Ellison said  the board had promised the community funding for specific programs and positions as part of the Comprehensive District Design that the proposed budget eliminates. 

Abdi said he believes it is important for the district to provide funding so that community schools have identical programming across the city. 

“But we have to make sure that the community schools have all the resources equally. I want to envision families moving from South to North East and what they had in South should be available [in Northeast],” Abdi said. 

The district uses a form of site-based budgeting where funding is allocated to buildings, and principals, working with their site council, have some discretion over which programs to provide. This leads to variation across the district in what is available in each school.

Emerick said that their priority for the budget is equity. For them, this means looking at restoring funding for the eight elementary school assistant principal positions that were eliminated from racially identifiable schools where enrollment is lower but students' needs are higher. Emerick also said they would like funding for the magnet coordinator positions to remain at schools rather than being shifted to shared positions in the central office.

“Though we only have three schools in our district that are technically… full service community schools… we have a lot of schools that are de facto full service community schools because they are performing a lot of the duties that a full service community would perform,” Emerick said. “I mean our schools are helping make sure our kids have winter jackets. Our schools are making sure that our families find low barrier dental care. Our schools are helping families access groceries.” Emerick said that these duties are often taken up by assistant principals. 

Emerick also noted that the assistant principal positions cannot be paid for with compensatory revenue. While schools can replace some of the duties with a social worker that could be paid for with compensatory revenue, changing staff would cause a disruption to the school.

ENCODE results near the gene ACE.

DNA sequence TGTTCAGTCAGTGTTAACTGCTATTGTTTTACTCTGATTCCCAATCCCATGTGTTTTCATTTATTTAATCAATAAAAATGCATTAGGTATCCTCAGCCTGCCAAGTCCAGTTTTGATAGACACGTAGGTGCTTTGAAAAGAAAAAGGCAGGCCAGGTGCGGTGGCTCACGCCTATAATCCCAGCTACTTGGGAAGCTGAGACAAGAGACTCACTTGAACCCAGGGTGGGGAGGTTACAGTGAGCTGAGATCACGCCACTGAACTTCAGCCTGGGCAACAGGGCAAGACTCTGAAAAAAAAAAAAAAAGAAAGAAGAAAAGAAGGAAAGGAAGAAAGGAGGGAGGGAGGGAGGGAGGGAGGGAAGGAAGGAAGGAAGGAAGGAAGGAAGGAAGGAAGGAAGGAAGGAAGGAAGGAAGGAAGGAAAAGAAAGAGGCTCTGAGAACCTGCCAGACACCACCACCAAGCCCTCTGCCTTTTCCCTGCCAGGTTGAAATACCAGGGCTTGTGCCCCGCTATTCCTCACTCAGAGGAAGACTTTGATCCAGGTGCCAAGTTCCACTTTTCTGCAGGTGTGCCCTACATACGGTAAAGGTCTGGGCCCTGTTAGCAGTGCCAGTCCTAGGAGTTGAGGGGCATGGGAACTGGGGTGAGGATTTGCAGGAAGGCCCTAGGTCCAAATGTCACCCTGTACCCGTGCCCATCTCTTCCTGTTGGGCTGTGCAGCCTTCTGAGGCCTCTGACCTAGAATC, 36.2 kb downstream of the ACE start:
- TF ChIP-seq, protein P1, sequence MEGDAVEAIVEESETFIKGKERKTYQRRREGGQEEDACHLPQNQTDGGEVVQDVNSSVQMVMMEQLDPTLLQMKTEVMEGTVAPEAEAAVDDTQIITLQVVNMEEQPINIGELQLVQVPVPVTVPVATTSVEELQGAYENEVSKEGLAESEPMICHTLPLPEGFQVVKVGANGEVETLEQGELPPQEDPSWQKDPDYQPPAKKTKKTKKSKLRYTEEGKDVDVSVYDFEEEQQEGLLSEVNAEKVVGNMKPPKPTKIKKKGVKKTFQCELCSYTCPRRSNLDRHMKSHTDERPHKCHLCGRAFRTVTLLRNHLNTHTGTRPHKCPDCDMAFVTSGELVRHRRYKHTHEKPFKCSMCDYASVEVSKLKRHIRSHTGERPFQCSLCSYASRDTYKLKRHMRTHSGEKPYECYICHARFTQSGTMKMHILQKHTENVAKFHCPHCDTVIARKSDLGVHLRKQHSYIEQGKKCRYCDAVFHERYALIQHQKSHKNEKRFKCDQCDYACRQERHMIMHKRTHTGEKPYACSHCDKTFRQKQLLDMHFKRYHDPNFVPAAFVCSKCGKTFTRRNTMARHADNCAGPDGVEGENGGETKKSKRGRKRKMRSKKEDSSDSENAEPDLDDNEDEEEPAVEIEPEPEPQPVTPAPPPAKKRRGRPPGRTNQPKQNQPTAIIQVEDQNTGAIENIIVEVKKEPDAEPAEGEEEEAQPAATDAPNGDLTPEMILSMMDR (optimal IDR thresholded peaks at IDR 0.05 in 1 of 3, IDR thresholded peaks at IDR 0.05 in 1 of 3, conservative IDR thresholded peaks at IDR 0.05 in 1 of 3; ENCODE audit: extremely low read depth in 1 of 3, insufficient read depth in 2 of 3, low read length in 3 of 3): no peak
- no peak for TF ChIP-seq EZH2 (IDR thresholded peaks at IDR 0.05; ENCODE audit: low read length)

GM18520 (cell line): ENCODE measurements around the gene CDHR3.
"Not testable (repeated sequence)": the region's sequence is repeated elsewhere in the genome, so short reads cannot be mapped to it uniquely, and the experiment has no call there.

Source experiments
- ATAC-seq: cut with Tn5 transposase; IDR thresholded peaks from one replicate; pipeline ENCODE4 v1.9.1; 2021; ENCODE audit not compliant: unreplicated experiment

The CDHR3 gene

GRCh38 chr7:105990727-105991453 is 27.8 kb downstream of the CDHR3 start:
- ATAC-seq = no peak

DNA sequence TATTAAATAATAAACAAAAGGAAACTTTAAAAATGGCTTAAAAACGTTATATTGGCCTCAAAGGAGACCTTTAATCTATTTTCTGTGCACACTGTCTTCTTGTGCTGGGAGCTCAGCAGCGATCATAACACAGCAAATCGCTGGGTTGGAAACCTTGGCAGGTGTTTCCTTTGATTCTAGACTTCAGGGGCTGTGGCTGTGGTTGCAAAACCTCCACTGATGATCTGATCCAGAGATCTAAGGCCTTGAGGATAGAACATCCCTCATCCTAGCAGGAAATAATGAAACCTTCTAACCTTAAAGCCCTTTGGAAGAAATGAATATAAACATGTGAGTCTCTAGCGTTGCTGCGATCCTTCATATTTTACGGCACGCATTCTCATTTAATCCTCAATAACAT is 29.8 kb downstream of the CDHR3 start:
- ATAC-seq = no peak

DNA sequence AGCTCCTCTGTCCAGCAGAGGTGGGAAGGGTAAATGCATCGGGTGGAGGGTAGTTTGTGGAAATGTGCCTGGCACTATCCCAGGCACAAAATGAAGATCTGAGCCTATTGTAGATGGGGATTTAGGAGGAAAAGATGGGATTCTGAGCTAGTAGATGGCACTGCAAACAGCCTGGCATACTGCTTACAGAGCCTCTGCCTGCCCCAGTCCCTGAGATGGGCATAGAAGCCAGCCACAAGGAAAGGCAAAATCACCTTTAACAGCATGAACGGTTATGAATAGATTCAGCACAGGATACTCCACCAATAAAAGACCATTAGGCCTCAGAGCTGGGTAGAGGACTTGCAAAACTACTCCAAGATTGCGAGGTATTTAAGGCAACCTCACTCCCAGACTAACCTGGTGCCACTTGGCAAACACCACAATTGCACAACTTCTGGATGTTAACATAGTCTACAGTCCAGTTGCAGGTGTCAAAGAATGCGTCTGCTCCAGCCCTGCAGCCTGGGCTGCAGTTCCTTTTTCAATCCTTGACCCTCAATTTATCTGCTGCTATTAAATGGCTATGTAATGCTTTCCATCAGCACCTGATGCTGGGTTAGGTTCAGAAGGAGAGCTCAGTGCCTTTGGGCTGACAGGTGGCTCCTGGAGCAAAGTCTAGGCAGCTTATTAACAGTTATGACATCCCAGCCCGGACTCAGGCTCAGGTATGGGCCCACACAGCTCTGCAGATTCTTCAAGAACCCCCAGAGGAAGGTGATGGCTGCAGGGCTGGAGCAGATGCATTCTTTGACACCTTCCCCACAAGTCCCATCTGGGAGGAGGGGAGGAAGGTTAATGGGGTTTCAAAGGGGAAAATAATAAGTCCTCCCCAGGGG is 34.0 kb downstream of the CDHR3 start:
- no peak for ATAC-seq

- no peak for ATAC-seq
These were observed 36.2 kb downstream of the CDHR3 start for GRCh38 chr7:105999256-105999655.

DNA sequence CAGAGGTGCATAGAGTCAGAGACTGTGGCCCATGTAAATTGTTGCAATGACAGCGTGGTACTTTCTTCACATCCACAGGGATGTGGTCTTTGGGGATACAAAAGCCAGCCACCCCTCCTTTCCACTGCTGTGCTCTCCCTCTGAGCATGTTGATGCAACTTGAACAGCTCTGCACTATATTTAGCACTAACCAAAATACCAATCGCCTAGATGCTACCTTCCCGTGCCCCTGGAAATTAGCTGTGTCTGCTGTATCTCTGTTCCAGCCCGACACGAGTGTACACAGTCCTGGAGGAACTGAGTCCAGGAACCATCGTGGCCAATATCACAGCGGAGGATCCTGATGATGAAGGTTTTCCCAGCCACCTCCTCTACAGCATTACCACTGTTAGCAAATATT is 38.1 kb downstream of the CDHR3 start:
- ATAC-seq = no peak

Jourdain said that while he supports much of the programming, like fifth grade instrumental music, that the other directors discussed, he is focused on the high-level budget situation. The district is proposing using nearly all of its assigned fund balance to balance the budget next year without making additional cuts. Those funds will not be available in subsequent school years, so the district will need to further reduce its costs in future years.

Jourdain described attending neighborhood meetings in his district, which include people who are not connected to the district through students or employment, who are surprised to hear about the district’s financial challenges. He believes the district needs to resume its former practice of having community meetings about the budget around the city.

The district’s finance team presented information on the costs of the cut programs on April 30.

In previous years, the school board has made changes to the district budget through the process of amending the budget resolution. Jourdain spoke against using that tactic this year because of the damage that caused to district operations in previous years.

“One of the things that I really don't want to do and would be really inclined not to support, would be to fix the budget through resolution,” Jourdain said.